- BOTTOM LINE: a Creepy Thriller That Lacks Focus
|Platform: MX Player||Genre: Thriller, Drama|
What Is the Story About?
Erotic thrillers seem to be the order of the day in the digital space. Doesn’t matter if a series has a recognisable plot or not, it isn’t complete without a dose of sex, expletives and thrills, if we are to go by the current-day filmmaking standards on streaming platforms. Hello Mini, the latest offering from MX Player, revolves around the travails of a corporate employee Rivanah Bannerjee. Rivanah’s perennially problematic love life is compounded with the issue of a creepy stalker, who harasses her virtually while hiding his/her identity. Her roommate Ishita, love interest Danny, inspector Kamble help Rivanah get past a brutally affecting series of events in the process.
Anuja Joshi, gives it all, in this series with a twisted, unconventional role of a city-bred woman. The actor shows promise but it feels like the makers don’t show much interest in her abilities and prefer to view her a sex object. Priya Bannerjee is sparkling as long as she lasts on the screen in the shoes of a free-spirited girl, but it’s high time she rises above mediocre parts like these and heaps something worthy from her arresting screen presence. Mrinal Dutt, last seen in Cold Lassi Aur Chicken Masala, doesn’t get to do much beyond his sexual advances towards his romantic interest and showing his supposedly hot-bod.
Hello Mini, adapted from a novel ‘Marry me, Stranger’, written by Novoneel Chakraborty, despite its audacious treatment, has a decent plot on paper. A story surrounding a virtual stalker and harasser couldn’t have been more well-timed than the current era where online trolls, hatred, harassment are a daily reality for many. Here, the writer adds another layer to the issue with the protagonist also being a woman who’s grappling with a mental illness. She wakes upto strange dreams and premonitions that affect her daily life. Couple that with a series of commitment issues with her boyfriends, an over-enthusiastic roommate and Hello Mini seems an interesting series on the cards, but just that it isn’t.
There are 15-odd episodes in the series, yet it only shows signs of some progress with the story after the tenth episode. Until then, Hello Mini is mostly about the sexual escapades of its leading protagonists. Rivanah’s boyfriend talks of having a boner on a video chat, there’s regular sexting between the partner(s), her flatmate’s buddy likes it kinky while making love, there’s an unexpected homosexual encounter and every man in the series is only imagining his bed-time with a woman. Amid all these, the story of the supposed stalker who’s taking note of Rivanah’s conversations, journeys and blackmailing her with a few video clips, takes a backseat. There’s no focus on what the director Faruk Kabir wants to convey.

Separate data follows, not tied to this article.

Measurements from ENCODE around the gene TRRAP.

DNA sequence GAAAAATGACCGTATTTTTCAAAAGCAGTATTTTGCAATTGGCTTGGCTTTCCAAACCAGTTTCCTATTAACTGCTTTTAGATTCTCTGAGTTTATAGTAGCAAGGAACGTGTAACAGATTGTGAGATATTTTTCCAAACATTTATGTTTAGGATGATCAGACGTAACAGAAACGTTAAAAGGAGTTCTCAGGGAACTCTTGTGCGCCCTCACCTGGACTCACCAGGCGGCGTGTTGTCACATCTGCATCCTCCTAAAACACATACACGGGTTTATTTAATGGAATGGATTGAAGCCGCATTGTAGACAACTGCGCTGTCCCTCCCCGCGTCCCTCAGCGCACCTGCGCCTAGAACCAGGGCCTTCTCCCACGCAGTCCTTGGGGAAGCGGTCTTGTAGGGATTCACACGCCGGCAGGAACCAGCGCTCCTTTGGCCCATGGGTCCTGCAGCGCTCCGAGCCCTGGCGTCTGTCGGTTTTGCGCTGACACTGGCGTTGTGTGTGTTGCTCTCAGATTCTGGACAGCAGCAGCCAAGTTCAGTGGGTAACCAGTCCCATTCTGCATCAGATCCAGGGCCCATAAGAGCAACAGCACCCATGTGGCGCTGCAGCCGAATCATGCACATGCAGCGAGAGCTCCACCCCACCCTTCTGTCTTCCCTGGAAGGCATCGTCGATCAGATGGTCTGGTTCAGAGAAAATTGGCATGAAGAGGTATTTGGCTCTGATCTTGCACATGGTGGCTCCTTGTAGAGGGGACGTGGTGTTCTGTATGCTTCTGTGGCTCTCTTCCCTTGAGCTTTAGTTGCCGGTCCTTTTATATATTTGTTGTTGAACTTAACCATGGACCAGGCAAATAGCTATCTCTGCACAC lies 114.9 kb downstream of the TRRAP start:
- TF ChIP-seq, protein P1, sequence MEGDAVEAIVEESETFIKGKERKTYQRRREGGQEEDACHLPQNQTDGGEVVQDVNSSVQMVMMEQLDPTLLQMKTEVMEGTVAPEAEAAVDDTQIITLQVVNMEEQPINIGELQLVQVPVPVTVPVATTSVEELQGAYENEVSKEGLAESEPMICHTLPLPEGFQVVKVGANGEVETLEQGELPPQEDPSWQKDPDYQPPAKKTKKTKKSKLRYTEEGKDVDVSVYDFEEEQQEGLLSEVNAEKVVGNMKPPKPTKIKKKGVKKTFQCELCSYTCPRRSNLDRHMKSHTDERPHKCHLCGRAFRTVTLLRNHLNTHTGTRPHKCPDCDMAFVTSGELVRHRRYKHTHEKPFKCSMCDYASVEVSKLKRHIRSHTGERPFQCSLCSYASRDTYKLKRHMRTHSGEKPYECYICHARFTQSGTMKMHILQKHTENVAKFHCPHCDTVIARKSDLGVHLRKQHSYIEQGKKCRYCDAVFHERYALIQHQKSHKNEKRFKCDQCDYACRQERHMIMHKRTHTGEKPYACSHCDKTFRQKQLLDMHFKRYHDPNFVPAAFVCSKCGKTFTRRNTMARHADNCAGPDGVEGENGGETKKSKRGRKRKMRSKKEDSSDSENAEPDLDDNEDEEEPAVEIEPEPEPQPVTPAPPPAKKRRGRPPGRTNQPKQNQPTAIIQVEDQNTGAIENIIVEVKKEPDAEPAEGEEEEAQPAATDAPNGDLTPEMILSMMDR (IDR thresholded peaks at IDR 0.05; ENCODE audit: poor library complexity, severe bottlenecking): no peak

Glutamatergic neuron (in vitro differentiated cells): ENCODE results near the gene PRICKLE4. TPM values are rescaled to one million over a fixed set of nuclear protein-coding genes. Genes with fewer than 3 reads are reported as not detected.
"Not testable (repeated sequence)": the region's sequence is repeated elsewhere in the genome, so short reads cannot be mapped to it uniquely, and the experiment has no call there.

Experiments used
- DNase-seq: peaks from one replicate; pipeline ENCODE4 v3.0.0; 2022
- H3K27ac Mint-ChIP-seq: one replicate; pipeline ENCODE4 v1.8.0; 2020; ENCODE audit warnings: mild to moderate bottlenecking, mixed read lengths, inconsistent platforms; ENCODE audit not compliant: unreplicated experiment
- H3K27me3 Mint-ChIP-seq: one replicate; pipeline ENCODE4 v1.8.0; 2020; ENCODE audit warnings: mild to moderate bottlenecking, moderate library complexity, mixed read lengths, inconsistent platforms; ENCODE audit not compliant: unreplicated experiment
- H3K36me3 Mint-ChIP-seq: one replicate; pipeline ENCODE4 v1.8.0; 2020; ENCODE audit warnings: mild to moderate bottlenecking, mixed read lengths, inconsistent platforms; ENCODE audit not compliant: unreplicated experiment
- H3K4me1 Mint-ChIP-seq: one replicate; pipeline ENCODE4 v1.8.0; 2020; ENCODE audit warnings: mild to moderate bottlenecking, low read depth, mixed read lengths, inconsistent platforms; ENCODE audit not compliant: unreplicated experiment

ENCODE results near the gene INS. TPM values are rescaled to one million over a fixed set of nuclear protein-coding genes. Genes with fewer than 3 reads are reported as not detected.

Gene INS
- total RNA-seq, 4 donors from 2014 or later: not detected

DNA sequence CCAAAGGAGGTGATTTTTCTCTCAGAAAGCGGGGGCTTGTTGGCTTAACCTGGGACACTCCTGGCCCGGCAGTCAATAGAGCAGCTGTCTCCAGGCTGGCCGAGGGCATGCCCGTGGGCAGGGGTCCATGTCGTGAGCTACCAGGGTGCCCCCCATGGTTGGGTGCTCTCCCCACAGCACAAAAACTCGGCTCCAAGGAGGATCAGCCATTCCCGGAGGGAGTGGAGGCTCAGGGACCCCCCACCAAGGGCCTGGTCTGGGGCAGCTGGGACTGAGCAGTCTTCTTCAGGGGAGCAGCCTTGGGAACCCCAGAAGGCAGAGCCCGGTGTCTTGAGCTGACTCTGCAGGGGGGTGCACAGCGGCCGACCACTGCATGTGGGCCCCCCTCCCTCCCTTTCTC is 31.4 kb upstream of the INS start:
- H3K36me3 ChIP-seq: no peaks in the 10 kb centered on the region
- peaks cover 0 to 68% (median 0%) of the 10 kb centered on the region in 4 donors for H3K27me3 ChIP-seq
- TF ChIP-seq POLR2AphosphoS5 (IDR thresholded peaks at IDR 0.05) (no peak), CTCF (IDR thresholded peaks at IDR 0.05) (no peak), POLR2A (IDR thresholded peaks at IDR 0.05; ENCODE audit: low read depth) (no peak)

Just when you think the director’s only intent is to sell erotic thrills and has no idea of telling a story, Hello Mini springs a surprise. The series is gripping towards the climactic portions where the identity of the stalker isn’t as simplistic as it seems. There are a couple of twists that turn the narrative on its head and is followed by a mysterious ending. One wonders why the director couldn’t wrest a similar control over the content in the earlier part of the series. He’s especially good in handing the thriller-segments and his discomfort with romance shows. Faruk could have done a lot to tone down the perversion and hyper-sexual treatment that lends the series a B-grade-like quality.
Among the many other problems with Hello Mini is its very idea of men not being able to think beyond their genitals. Agreed that this is a story told from a woman’s perspective, but the balance between the sane and insane among the genders isn’t quite in its place. The unexpected subplot about Rivanah going to a slum to teach a few kids appears insignificant in the larger scheme of the story. It’s frustrating that the series doesn’t reach a conclusive point towards the end and reserves the answer for another season. Despite a gripping plot idea, it’s a shame that Hello Mini can’t make good use of it.
Television actor Arjun Aneja, as a creepy colleague and a childhood friend to the protagonist, proves he has a badass dimension to his repertoire beyond his portrayals as a sweet, honest man. Anshul Pandey has more or less a blink-and-a-miss appearance in the series and is ailed by a poorly written role. Gaurav Chopra is probably the only actor who boasts of some aura in his performance and brings a larger-than-life quality in his part as a sex-hungry corporate honcho. Nothing is interesting or attention-worthy about the roles played by Vineet Sharma and Tamara D Souza.
Music and Other Departments?
The music and the background score of the series may not be exactly masterful or original, but it fulfils the needs of the story reasonably well. The cinematography leaves a lot to be desired with the desperation to lend some raunchiness to the proceedings. The adaptation from the book to the series is where things must have certainly gone wrong for the makers of Hello Mini. With a firmer focus on the plot, crispier length and more capable actors, the series could have been better news for streaming enthusiasts.
The tension in the latter part of the series
Its timely focus on issues like stalking, virtual harassment
Perversion in the treatment
Lack of focus in the plot
Did I Enjoy It?
Will You Recommend It?
Hello Mini Review by Srivathsan Nadadhur
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